The Michigan Daily
Thursday, July 30, 1981
Czech piano master
appears at Rackham
By GERARD PAPE
Daily Arts Writer
Tuesday night the audience at Rackham was privileged to hear a master
Czech pianist. Ivan Moravec, making his Ann Arbor debut, displayed a sure
mastery of his instrument, and much personal poise.
Three composers were represented on his program: Beethoven, Debussy,
and Chopin. Throughout his program, Moravec displayed a consistent
stylistic approach, a style that worked best with Chopin and Beethoven but
not as well with Debussy.
MORAVEC opened his program with Beethoven's 32 Variations in C
minor. This piece is not played often, which makes it even more rewarding
to hear. This accomplished performer gave each variation its own charac-
ter. He shifted between louder, faster, more dramatic moods and subdued,
introspective variations easily, displaying technique which was effortless
and assured even on extremely difficult passages.
Moravec fared less well on his interpretationsof Debussy. His crisp,
precise understated style missed the emotional nuances of Debussy's com-
posing. With more dynamic shading and contrast, Moravec might have
brought out the emotional character of Debussy's 'Children's Corner' Suite.
The pieces were technically well-executed, with clear articulation and sen-
sitive phrasing, though the playful child-like character of the pieces was
Ch as Jankel.
'Chas Jankel' (A&M)-I hate to say
it, but I guess we know now where the
real musical talent behind Ian Dury
and the Blockheads lies. It lies in Chas
Jankel. All of the musical balance,
ingenuity, and vigor that was missing
from The Blockheads' latest, Laughter,
can be found quite intact' on Chas
No doubt, though, that many
Blockheads fans would write this album
off as a sellout. Stripped of Dury's rude
vocals, there's nothing to make this
dance music sound in any way new
wave-y. Of course, to spurn this album,
one would have to overlook that what
Chas (then spelling it "Chaz") Jankel
brought to The Blockheads as their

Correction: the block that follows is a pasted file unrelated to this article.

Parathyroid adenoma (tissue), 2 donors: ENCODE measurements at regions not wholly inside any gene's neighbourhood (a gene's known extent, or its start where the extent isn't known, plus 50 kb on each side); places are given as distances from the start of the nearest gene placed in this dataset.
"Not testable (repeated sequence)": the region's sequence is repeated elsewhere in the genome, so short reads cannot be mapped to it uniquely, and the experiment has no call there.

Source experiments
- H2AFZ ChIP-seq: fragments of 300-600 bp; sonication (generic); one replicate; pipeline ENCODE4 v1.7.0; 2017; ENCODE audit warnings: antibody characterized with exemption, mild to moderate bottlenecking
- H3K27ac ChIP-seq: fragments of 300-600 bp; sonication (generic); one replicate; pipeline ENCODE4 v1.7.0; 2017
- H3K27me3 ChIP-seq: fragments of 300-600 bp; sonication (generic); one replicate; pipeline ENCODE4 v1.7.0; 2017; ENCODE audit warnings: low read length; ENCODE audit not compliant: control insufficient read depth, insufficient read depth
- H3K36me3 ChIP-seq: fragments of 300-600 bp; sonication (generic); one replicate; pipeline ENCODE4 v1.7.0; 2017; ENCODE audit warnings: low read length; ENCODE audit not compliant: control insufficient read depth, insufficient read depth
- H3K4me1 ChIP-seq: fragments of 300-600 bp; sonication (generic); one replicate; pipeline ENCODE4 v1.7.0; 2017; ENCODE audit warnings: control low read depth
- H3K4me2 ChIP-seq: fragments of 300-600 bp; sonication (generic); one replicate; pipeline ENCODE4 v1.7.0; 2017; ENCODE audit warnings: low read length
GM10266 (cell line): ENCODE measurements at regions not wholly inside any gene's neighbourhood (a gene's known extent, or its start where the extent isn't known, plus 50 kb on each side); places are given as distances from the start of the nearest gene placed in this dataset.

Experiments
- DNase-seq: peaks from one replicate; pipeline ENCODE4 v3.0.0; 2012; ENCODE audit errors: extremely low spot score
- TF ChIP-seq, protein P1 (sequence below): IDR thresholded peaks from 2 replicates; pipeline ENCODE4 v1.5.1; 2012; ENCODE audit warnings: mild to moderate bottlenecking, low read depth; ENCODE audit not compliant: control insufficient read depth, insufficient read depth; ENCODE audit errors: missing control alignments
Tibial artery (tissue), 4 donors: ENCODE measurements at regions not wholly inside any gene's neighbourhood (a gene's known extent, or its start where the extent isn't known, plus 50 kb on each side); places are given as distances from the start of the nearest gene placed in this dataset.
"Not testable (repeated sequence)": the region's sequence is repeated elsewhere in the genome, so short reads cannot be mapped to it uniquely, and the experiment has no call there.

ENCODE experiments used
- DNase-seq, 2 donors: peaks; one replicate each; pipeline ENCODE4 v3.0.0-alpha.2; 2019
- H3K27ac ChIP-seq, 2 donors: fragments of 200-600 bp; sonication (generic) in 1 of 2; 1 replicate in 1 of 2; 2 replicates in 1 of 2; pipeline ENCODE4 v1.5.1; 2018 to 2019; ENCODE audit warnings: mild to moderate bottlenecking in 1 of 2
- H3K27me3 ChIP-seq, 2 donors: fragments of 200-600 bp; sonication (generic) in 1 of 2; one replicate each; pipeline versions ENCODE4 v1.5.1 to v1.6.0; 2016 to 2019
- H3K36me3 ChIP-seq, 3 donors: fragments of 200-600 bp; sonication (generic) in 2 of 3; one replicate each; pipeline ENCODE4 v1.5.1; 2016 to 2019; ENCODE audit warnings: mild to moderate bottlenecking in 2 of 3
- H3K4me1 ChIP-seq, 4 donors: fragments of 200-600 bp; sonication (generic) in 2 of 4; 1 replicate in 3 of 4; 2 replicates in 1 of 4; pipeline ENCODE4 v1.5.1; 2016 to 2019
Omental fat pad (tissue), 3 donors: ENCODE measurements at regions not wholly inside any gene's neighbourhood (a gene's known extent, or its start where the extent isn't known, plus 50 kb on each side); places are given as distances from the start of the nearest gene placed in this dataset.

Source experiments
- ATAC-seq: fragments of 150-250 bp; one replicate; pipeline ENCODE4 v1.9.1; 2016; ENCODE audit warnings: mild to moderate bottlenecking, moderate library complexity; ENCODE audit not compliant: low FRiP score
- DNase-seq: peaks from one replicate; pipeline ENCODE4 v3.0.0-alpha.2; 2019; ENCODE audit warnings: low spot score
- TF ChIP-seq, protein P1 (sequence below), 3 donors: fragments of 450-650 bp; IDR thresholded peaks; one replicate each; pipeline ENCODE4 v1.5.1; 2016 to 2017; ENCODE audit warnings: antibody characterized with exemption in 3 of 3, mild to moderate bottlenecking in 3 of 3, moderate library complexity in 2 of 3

musical director was his exceptionally
clever sense of dance music.
AND HE HASN'T lost that wonderful
sense in the least. Two of the three dan-
ce tunes included here are among the
best you'll hear anywhere. (The third is
okay, but not up to the standards set by
the other two.)
"Am I Honest with Myself Really?"
is, I think, the only fifteen-minute dance
cut I have ever heard that didn't seem
to drag or rely on gimmicks or in
some other way overextend itself by the
finish. Every moment is fresh and alive
as the choruses trade off with ever-
adventurous themes and solos. My per-
sonal favorite is an insane little a cap-
pella section in which Jankel strains
laughably (and lovably) to imitate The
Persuasions, although I've got to admit
that I don't always like it as well as the
sudden reappearance near the end of
the funky industrial synthesizers that
originally introduced the time.
BUT THE MOST pleasant surprises of
Chas Jankel are the pensive piano
compositions that act to both separate
and connect the longer dance numbers.
It would seem, in theory, that one
couldn't put these disparate styles
together back to back without stripping
gears. But although they are almost
contrary in tone to the dance songs,
these introspectve interludes feel like
extensions of the dance tunes; they
bring a rare feeling of balance and con-
tinuity to this record.
Of course, you can well imagine that
if The Blockheads fans would turn up
their noses at the dance music on this
album, they would be none too pleased
with these nearly classical passages.
FOR WHATEVER reason, this
album already seems to be sinking
without a ripple. Probably the case is
that the record company is at a loss as
to how to promote it. Its only given
market is Blockheads fans, who
probably won't go for it. To the dance
market, Jankel is an unknown.. if
not an outsider. ("Wasn't he in a punk
band?") Hopefully, that will change
now that Quincy Jones' glossy version
of -"Ai No Corrida'' off this album has
hit it big in the dance charts and clubs.
I can just see it now-Jankel's next
record will probably bear stickers all
over it proclaiming "The new album
from the composer of 'Ai No Corrida.'"
And it'll probably sell in deservedly
large quantities, too. As for now, this
album's probably a goner ... . unless
somebody out there gets hopping to
promote this eclectic wonder.
Ivan Moravec surveys the landscape in his native Prague.
Similar comments can be made about Moravec's performance of
Debussy's three Estampes. The problem with Moravec's approach is less
acute here. Given the more outwardly turned mood of these pieces,
Moravec's subtle approach served only to mute-not seriously hamper-the
quality of these pieces. This is not necessarily bad at all, since many pianists
take liberties with Debussy by overly embellishing and exaggerating the
emotional character of his pieces. It was refreshing to hear a pianist who did
not err in that direction, and whoseplaying was clearly not dry or academic.
MORAVEC'S interpretations of various Chopin Mazurkas and Ballades
were the most successful of the program. Chopin is often the victim of overly
eager pianists who try to "out-emotionalize" one another. Moravec played
with appropriately intense attack and well thought-out, musically sen-
sitive phrasing and rubato without being overly emotional. It was amusing to
watch him time the mopping of his brow to coincide with the resting points in
The evening concluded with lovely encores of Chopin's Nocturne in G
minor and Mazurka in A minor.
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